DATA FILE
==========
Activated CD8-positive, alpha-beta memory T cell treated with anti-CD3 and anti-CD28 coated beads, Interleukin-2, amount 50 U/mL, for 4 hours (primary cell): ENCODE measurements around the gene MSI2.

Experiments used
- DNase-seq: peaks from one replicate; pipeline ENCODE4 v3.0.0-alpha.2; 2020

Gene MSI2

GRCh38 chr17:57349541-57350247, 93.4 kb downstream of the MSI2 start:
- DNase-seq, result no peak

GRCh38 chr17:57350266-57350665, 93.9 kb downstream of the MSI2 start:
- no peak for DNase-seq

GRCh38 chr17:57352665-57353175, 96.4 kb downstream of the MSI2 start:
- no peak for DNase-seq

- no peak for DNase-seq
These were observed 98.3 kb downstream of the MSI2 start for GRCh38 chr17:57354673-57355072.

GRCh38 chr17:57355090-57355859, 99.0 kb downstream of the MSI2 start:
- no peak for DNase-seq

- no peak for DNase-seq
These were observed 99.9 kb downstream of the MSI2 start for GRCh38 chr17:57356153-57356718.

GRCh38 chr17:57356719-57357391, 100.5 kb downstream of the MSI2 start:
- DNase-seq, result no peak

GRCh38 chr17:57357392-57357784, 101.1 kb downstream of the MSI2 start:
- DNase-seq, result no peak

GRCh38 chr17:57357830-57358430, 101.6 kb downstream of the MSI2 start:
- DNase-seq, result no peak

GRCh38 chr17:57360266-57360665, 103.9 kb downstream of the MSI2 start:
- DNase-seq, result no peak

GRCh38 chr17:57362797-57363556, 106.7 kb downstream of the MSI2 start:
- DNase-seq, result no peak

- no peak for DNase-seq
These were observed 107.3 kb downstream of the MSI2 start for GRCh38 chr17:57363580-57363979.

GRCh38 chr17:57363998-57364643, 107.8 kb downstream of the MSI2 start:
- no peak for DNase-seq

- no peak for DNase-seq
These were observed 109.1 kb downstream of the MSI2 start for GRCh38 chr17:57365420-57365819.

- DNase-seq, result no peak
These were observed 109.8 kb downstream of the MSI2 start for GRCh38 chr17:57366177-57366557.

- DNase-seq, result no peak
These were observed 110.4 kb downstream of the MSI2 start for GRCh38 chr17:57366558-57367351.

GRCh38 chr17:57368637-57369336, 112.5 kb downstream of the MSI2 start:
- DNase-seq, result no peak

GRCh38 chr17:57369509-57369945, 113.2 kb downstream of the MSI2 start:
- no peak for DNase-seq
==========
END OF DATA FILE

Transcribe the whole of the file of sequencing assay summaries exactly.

Activated CD8-positive, alpha-beta memory T cell treated with anti-CD3 and anti-CD28 coated beads, Interleukin-2, amount 50 U/mL, for 4 hours (primary cell): ENCODE measurements around the gene MSI2.

Experiments used
- DNase-seq: peaks from one replicate; pipeline ENCODE4 v3.0.0-alpha.2; 2020

Gene MSI2

GRCh38 chr17:57349541-57350247, 93.4 kb downstream of the MSI2 start:
- DNase-seq, result no peak

GRCh38 chr17:57350266-57350665, 93.9 kb downstream of the MSI2 start:
- no peak for DNase-seq

GRCh38 chr17:57352665-57353175, 96.4 kb downstream of the MSI2 start:
- no peak for DNase-seq

- no peak for DNase-seq
These were observed 98.3 kb downstream of the MSI2 start for GRCh38 chr17:57354673-57355072.

GRCh38 chr17:57355090-57355859, 99.0 kb downstream of the MSI2 start:
- no peak for DNase-seq

- no peak for DNase-seq
These were observed 99.9 kb downstream of the MSI2 start for GRCh38 chr17:57356153-57356718.

GRCh38 chr17:57356719-57357391, 100.5 kb downstream of the MSI2 start:
- DNase-seq, result no peak

GRCh38 chr17:57357392-57357784, 101.1 kb downstream of the MSI2 start:
- DNase-seq, result no peak

GRCh38 chr17:57357830-57358430, 101.6 kb downstream of the MSI2 start:
- DNase-seq, result no peak

GRCh38 chr17:57360266-57360665, 103.9 kb downstream of the MSI2 start:
- DNase-seq, result no peak

GRCh38 chr17:57362797-57363556, 106.7 kb downstream of the MSI2 start:
- DNase-seq, result no peak

- no peak for DNase-seq
These were observed 107.3 kb downstream of the MSI2 start for GRCh38 chr17:57363580-57363979.

GRCh38 chr17:57363998-57364643, 107.8 kb downstream of the MSI2 start:
- no peak for DNase-seq

- no peak for DNase-seq
These were observed 109.1 kb downstream of the MSI2 start for GRCh38 chr17:57365420-57365819.

- DNase-seq, result no peak
These were observed 109.8 kb downstream of the MSI2 start for GRCh38 chr17:57366177-57366557.

- DNase-seq, result no peak
These were observed 110.4 kb downstream of the MSI2 start for GRCh38 chr17:57366558-57367351.

GRCh38 chr17:57368637-57369336, 112.5 kb downstream of the MSI2 start:
- DNase-seq, result no peak

GRCh38 chr17:57369509-57369945, 113.2 kb downstream of the MSI2 start:
- no peak for DNase-seq